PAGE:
When thousands of farmworkers from Mexico’s coastal state of Baja California waged a 12-week strike in 2015 to protest poverty wages—roughly $4 a day—and poor working conditions like lack of access to water, Abelina Ramírez saw her chance to ensure women’s concerns, such as sexual harassment in the fields, were addressed.
“I decided to join the national caravan [in 2017] from San Quintín to Mexico City,” says Ramírez. “I joined the coordinating team because neither [of the organizations leading the strike] had a woman leader who could speak to any of these issues, and that’s where I got fully involved,” she says, speaking through a translator. (Ramírez discusses her work here.)
The strike drew international attention to the conditions of the region’s roughly 80,000 workers who pick berries and tomatoes for 160 different agro-industiral companies, and workers ultimately won wage increases, boosting pay from approximately $4 per day to $8-$10.
Ramírez, now alternate secretary of gender equality for the National Independent and Democratic Union of Farmworkers (Sindicato Independiente Nacional Democrático de Jornaleros Agrícolas, SINDJA), was among speakers at the recent Solidarity Center conference in Los Angeles, “Realizing a More Fair Global Food Supply Chain.”
In an interview with the Solidarity Center, Ramírez says workers are still fighting for their original 14 core demands, among which is onsite medical facilities. Workers who are injured or fall ill in the fields must be transported long distances to receive care, and some have died in transit, she says.
Further, despite the wage increase, farmworker pay is still comparable to wages paid in much poorer countries, and farmworkers say a national wage category for them should be created, as exists for carpenters and other professional workers.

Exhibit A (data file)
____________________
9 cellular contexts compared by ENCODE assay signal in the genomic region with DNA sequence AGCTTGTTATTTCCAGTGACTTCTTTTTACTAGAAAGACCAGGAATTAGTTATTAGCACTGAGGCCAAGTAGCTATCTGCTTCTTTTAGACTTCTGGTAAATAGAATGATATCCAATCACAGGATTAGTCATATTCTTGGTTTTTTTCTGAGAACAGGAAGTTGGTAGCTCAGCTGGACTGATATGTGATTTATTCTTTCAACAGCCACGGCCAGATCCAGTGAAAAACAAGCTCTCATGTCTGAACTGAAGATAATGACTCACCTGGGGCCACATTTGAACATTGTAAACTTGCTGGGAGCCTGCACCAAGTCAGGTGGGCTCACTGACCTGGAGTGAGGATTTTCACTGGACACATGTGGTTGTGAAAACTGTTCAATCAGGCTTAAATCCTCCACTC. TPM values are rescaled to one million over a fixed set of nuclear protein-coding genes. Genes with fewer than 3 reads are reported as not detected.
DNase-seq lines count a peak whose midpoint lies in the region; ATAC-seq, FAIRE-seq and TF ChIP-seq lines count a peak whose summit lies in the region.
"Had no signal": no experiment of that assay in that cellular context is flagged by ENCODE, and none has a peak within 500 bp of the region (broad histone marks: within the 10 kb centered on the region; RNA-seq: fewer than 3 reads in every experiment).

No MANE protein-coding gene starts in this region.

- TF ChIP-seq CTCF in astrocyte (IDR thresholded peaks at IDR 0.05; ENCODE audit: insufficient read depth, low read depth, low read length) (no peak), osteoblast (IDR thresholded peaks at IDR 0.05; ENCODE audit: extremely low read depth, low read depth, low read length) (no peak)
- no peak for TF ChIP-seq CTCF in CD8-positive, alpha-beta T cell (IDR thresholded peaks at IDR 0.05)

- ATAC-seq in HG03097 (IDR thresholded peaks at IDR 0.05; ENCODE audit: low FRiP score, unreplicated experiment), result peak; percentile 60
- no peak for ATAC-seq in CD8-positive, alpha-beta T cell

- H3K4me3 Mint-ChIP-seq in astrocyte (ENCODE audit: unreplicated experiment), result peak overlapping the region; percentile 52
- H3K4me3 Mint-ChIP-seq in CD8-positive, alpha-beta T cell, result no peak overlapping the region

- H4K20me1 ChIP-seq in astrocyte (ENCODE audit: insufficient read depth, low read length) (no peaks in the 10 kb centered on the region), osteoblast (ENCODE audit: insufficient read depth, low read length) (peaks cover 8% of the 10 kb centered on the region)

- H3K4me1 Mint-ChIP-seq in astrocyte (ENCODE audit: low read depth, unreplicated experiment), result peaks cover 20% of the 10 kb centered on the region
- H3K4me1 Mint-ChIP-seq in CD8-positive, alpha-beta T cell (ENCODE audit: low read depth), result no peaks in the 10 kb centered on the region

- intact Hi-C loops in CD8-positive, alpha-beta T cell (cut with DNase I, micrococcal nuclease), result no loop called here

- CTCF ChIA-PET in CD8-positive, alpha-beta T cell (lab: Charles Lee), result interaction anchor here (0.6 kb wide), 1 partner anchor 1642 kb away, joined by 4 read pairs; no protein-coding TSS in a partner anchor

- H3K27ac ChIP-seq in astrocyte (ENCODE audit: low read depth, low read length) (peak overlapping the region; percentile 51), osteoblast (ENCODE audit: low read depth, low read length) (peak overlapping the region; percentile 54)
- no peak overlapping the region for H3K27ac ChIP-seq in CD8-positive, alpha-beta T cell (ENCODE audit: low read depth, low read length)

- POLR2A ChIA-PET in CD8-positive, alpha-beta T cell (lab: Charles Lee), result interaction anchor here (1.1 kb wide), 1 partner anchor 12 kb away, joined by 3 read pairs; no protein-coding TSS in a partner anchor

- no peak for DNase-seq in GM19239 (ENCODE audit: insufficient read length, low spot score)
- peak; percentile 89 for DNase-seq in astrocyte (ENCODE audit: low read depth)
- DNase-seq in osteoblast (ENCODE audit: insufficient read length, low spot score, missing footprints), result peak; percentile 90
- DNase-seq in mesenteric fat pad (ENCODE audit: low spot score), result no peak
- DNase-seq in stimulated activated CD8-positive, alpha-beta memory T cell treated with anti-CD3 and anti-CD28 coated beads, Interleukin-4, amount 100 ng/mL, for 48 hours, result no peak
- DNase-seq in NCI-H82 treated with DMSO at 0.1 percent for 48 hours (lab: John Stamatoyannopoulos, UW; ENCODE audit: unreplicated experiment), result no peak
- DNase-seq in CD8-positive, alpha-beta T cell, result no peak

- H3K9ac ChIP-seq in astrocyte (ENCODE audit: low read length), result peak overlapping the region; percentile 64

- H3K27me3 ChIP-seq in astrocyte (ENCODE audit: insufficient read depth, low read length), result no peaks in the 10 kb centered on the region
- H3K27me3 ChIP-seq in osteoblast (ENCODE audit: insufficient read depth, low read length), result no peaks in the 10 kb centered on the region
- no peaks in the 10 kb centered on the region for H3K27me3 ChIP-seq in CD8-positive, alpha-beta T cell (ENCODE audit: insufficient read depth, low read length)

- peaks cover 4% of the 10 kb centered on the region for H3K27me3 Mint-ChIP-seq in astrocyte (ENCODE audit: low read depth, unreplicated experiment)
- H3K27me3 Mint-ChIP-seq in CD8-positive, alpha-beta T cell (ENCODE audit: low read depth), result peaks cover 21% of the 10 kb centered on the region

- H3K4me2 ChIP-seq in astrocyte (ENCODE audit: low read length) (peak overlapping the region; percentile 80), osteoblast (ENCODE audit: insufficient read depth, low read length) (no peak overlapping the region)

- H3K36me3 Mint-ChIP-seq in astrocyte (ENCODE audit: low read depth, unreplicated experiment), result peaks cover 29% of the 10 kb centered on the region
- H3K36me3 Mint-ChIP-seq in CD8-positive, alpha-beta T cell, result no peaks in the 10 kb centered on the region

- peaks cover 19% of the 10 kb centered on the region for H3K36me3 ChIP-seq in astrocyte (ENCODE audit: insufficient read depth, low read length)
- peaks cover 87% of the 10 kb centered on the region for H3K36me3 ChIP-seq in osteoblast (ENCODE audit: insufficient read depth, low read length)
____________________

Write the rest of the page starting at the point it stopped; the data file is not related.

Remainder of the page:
“What we’re fighting for is a professional-level salary because we see the work we do—cutting, picking and packing—as part of a professional category, and we’re not being respected,” says Ramírez.
Women Farmworkers Struggle to Care for Their Children
Like many women and men in Mexico’s southern Oaxaca region, Ramirez saw an opportunity to improve her livelihood when a labor recruiter showed up promising good wages for picking berries and tomatoes far north, in San Quintín.
“When there are no options because of poverty, we end up migrating,” says Ramírez, who has picked berries for 13 years.
Most mothers who migrate for work take their children but, once in the fields, find no public services and no child care, and “that’s when you realize this crude reality of what moving has meant—you can’t provide for your children and give them an education,” she says. Unable to afford decent housing on the low wages they are paid, many farm laborers are forced to live in company or government encampments—each family occupying a space between 9 square feet and 13 square feet, with shared bathrooms and laundry.
“That’s why it’s important for us to get the message out to workers to join the union, she says. “It’s important for them to realize that together, we can join forces and go up against the employers and the government and get a better life for ourselves and our families.”
Ramírez holds workshops on labor rights, including gender equality, and now seven women trained by the union meet with women farmworkers to encourage them to take part. She reaches the women by “starting with issues that matter to them: They care about child care, medical attention,” says Ramírez.
As she experienced during the 2015 strike, when “everybody joined, my family, my children joined, we got our signs and we went out,” Ramirez says “we knew that we could achieve something if we all went out.”
And that’s why Ramírez sees union organizing as fundamental to improving worker rights.
“Because coming together, through our unity, we’re going to achieve the changes we’re striving for.”